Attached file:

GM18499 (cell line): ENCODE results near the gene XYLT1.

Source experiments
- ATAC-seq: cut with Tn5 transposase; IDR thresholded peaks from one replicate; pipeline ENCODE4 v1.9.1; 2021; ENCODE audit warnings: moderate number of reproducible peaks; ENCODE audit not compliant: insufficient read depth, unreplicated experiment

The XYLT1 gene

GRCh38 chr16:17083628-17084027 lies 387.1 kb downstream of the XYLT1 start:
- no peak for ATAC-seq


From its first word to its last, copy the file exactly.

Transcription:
GM18499 (cell line): ENCODE results near the gene XYLT1.

Source experiments
- ATAC-seq: cut with Tn5 transposase; IDR thresholded peaks from one replicate; pipeline ENCODE4 v1.9.1; 2021; ENCODE audit warnings: moderate number of reproducible peaks; ENCODE audit not compliant: insufficient read depth, unreplicated experiment

The XYLT1 gene

GRCh38 chr16:17083628-17084027 lies 387.1 kb downstream of the XYLT1 start:
- no peak for ATAC-seq